Missing and Endangered in Paperback–Newsletters vs Blogs

Newsletters from authors are essentially birth announcements. They come out occasionally over the course of a year and are reminders to potential readers letting them know that a new book is about to hit the shelves. And that’s what this one is. For all my paperback readers out there—a very important segment of my readership—the most recent Joanna Brady book, Missing and Endangered, goes on sale in mass market September 28.

Blogs, on the other hand, are written and posted on a weekly basis every Friday morning on both my Facebook author page and my website. They consist of essays that reflect what’s going on in my life at that point in time—a window on my world, as it were. Sometimes they’re about the goings on when I’m off on a book tour. Sometimes they’re about the process of writing itself. Sometimes they’re simply recollections of and reflections on my life and times.

Occasionally, like today, they are one and the same, and there’s a reason for that. Some people who have subscribed to the newsletter never get it. I don’t know if the email hangs up in their spam file or if something else is going on, but the newsletters simply don’t come through. So on weeks when books are due out, the newsletter and blog are one and the same. And if you regard receiving the newsletter as an annoyance, feel free to hit the unsubscribe button. We are careful to remove those each and every time.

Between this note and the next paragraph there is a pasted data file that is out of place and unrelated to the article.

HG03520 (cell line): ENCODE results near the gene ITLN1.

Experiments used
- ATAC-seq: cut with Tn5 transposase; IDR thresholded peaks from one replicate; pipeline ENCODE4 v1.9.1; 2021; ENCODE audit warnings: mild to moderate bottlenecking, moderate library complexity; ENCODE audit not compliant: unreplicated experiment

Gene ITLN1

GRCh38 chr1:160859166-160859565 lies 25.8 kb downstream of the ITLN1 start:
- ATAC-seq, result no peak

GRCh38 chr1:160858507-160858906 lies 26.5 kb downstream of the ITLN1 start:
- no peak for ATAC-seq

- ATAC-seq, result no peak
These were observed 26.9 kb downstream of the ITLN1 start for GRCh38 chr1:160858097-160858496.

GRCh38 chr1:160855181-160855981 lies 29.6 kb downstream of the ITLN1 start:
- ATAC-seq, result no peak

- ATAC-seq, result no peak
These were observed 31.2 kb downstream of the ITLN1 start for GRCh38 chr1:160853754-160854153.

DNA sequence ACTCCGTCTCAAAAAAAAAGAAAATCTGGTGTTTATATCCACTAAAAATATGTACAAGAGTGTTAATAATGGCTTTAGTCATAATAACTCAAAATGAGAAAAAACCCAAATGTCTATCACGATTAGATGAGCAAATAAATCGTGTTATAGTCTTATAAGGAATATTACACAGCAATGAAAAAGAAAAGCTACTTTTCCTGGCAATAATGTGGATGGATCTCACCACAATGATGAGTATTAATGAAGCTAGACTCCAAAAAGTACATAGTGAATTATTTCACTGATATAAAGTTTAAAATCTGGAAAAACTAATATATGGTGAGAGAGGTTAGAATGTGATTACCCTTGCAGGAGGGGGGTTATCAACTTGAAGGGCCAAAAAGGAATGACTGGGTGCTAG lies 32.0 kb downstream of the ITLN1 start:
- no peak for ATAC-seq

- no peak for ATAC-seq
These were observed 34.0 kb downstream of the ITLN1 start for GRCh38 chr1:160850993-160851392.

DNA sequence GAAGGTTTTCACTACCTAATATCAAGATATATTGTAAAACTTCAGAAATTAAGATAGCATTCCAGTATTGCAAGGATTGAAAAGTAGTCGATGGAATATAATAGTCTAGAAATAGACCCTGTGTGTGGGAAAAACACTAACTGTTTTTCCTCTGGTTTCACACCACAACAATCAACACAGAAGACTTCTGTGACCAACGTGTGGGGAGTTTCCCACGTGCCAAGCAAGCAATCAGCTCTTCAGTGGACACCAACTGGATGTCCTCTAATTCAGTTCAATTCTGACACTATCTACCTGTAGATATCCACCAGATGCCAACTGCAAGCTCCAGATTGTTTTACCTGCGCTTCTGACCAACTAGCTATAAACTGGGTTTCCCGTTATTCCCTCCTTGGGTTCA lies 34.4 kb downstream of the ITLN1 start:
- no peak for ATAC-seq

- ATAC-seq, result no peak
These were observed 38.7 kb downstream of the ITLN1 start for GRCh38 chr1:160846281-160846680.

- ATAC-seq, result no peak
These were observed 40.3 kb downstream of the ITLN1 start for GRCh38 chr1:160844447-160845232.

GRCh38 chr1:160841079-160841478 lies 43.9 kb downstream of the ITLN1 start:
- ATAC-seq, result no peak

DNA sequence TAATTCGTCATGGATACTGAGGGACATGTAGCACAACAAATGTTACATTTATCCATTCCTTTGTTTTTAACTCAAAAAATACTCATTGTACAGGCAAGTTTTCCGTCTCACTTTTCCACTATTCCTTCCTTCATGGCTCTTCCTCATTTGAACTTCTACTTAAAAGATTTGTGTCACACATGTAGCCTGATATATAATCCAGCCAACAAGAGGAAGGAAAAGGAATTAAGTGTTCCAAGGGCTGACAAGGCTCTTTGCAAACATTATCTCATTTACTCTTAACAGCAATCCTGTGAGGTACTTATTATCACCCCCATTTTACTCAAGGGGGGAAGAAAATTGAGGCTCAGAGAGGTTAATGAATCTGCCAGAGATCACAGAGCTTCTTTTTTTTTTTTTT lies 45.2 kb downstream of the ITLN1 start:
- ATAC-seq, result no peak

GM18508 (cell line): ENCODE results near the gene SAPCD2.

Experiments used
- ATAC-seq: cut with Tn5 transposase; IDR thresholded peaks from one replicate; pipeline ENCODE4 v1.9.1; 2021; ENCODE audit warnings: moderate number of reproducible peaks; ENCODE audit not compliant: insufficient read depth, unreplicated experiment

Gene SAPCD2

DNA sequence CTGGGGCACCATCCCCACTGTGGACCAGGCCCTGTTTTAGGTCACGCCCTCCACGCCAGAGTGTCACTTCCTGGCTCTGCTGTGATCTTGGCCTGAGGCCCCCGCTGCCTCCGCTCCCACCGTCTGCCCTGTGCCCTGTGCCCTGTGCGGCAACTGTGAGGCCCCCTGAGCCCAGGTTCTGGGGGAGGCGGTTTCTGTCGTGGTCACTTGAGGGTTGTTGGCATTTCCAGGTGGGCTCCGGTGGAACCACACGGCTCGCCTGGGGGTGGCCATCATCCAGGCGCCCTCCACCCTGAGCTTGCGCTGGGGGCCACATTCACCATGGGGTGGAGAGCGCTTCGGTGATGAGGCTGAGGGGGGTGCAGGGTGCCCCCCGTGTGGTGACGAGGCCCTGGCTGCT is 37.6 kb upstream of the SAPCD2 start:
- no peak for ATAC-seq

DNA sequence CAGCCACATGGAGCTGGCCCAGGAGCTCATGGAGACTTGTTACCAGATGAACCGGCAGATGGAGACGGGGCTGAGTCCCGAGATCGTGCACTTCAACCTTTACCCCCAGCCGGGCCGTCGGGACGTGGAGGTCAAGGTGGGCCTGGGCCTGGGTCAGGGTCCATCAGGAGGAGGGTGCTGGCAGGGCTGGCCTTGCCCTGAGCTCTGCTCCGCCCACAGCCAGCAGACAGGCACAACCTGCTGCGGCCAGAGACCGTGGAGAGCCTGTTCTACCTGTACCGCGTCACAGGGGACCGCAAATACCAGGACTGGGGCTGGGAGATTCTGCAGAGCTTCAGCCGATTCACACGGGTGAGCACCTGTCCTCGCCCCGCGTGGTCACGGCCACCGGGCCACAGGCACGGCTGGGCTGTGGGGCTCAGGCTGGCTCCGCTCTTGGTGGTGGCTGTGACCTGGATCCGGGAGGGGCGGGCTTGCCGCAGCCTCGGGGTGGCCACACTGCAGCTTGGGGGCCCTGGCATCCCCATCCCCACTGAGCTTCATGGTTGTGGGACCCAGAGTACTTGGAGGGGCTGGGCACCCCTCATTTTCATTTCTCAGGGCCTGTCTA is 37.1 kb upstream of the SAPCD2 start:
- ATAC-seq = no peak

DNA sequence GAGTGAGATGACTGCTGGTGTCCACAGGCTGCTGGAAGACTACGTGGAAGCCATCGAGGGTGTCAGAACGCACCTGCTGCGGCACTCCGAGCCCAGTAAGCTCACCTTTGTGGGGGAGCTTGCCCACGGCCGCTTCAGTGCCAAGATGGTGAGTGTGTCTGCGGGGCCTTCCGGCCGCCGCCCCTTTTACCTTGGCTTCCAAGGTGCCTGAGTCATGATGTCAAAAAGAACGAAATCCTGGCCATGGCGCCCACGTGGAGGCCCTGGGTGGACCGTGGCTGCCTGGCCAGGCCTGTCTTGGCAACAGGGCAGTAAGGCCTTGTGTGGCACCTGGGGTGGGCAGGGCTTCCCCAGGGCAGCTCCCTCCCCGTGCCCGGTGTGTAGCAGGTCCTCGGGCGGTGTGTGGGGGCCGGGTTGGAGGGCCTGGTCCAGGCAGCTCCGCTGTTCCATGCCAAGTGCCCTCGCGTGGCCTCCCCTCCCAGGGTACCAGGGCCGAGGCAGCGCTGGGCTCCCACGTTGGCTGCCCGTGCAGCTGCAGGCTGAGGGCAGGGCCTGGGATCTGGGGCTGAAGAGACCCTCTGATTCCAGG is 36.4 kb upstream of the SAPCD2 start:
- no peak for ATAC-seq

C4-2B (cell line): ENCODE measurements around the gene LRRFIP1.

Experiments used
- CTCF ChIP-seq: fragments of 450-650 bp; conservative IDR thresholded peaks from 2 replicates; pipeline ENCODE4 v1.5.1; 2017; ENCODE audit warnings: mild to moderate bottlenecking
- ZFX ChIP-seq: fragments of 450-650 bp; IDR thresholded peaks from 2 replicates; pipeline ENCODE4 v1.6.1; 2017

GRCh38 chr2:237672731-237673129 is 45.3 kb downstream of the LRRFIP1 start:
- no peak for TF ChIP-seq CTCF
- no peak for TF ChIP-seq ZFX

But this week, I had a problem. Last week, without remembering Missing and Endangered was about to make an appearance, I promised my blog readers the third installment of a difficult chapter in my history and the people of faith who came along to give me a helping hand. So newsletter-only readers may choose to quit reading here. Or, if they decide they’d like to catch up, they’re welcome to go to www.jajance.com/blog and read the last two postings.

As last week’s installment ended it was 1981, and a children’s sermon at church finally booted me out of self-imposed limbo and set me on a path to a new life. After months of nothing happening, my house sold. The kids and I packed our worldly goods into a U-Haul trailer, hooked it on the back of my Oldsmobile Cutlass, and headed north to Seattle. Did I mention I was scared to death? I had never pulled a trailer before. I only cried when both kids were asleep. I was a single divorced mother, heading off to a new city where, other than my older sister and my nephews, I knew no one. I had a job selling life insurance, but I had no contacts. My lifelong dream of becoming a writer was little more than a distant memory.

As we drove into Seattle from the south on I-5, I remember driving past the then-unfinished overpass to I-90 and wondering what would have happened if I had missed a turn and ended up on that. We arrived in Seattle early in July of 1981. On our first Sunday morning at the condo in the Denny Regrade, I told my sister the kids and I were going to go looking for a church. And we did, setting out walking. I remembered seeing a church on the far side of Denny as we drove by. It turns out there were two. The first one was a Korean church. We kept walking and ended up at Unity.

During the service, the minister announced that youth summer camp was scheduled for the Hood Canal the following week, and it was fully booked. After the service, on the way out, I introduced myself to both the minister and his wife. I told them that I was new to town and that I had two children. I gave Judy, the wife, my phone number and asked her to call me if there were any openings for the camp. She called that afternoon, and my kids went to the Hood Canal church camp the following week.